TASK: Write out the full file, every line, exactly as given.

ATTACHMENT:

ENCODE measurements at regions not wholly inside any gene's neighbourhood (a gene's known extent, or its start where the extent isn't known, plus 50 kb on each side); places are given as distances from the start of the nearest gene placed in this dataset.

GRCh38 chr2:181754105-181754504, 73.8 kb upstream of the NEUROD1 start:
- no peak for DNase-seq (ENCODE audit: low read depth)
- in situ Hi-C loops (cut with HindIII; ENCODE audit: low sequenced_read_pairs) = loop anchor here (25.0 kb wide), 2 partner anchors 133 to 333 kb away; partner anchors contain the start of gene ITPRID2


ENCODE measurements at regions not wholly inside any gene's neighbourhood (a gene's known extent, or its start where the extent isn't known, plus 50 kb on each side); places are given as distances from the start of the nearest gene placed in this dataset.

GRCh38 chr2:181754105-181754504, 73.8 kb upstream of the NEUROD1 start:
- no peak for DNase-seq (ENCODE audit: low read depth)
- in situ Hi-C loops (cut with HindIII; ENCODE audit: low sequenced_read_pairs) = loop anchor here (25.0 kb wide), 2 partner anchors 133 to 333 kb away; partner anchors contain the start of gene ITPRID2